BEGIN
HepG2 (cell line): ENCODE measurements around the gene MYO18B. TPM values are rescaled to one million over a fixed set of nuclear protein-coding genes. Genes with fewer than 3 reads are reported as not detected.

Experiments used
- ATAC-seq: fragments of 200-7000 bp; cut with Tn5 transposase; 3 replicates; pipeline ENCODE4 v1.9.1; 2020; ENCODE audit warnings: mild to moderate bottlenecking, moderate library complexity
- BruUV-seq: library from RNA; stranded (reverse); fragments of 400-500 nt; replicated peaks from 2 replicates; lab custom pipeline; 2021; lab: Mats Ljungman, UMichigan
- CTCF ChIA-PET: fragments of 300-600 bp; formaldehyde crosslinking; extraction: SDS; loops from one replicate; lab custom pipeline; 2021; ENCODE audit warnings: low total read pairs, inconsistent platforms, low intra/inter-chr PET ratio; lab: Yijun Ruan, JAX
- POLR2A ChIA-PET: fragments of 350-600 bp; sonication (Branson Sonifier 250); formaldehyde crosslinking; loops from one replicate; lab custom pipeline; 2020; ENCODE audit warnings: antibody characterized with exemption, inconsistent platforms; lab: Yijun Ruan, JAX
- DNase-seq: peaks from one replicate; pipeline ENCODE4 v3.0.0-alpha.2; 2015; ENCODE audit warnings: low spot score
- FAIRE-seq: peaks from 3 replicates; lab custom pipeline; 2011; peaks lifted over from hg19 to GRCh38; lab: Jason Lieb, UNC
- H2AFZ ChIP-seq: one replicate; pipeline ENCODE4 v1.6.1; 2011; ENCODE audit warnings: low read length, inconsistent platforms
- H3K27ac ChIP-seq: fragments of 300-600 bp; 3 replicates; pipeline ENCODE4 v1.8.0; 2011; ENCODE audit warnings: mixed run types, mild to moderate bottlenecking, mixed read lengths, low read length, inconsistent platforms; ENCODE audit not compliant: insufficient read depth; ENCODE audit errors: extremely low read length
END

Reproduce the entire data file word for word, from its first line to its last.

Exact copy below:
HepG2 (cell line): ENCODE measurements around the gene MYO18B. TPM values are rescaled to one million over a fixed set of nuclear protein-coding genes. Genes with fewer than 3 reads are reported as not detected.

Experiments used
- ATAC-seq: fragments of 200-7000 bp; cut with Tn5 transposase; 3 replicates; pipeline ENCODE4 v1.9.1; 2020; ENCODE audit warnings: mild to moderate bottlenecking, moderate library complexity
- BruUV-seq: library from RNA; stranded (reverse); fragments of 400-500 nt; replicated peaks from 2 replicates; lab custom pipeline; 2021; lab: Mats Ljungman, UMichigan
- CTCF ChIA-PET: fragments of 300-600 bp; formaldehyde crosslinking; extraction: SDS; loops from one replicate; lab custom pipeline; 2021; ENCODE audit warnings: low total read pairs, inconsistent platforms, low intra/inter-chr PET ratio; lab: Yijun Ruan, JAX
- POLR2A ChIA-PET: fragments of 350-600 bp; sonication (Branson Sonifier 250); formaldehyde crosslinking; loops from one replicate; lab custom pipeline; 2020; ENCODE audit warnings: antibody characterized with exemption, inconsistent platforms; lab: Yijun Ruan, JAX
- DNase-seq: peaks from one replicate; pipeline ENCODE4 v3.0.0-alpha.2; 2015; ENCODE audit warnings: low spot score
- FAIRE-seq: peaks from 3 replicates; lab custom pipeline; 2011; peaks lifted over from hg19 to GRCh38; lab: Jason Lieb, UNC
- H2AFZ ChIP-seq: one replicate; pipeline ENCODE4 v1.6.1; 2011; ENCODE audit warnings: low read length, inconsistent platforms
- H3K27ac ChIP-seq: fragments of 300-600 bp; 3 replicates; pipeline ENCODE4 v1.8.0; 2011; ENCODE audit warnings: mixed run types, mild to moderate bottlenecking, mixed read lengths, low read length, inconsistent platforms; ENCODE audit not compliant: insufficient read depth; ENCODE audit errors: extremely low read length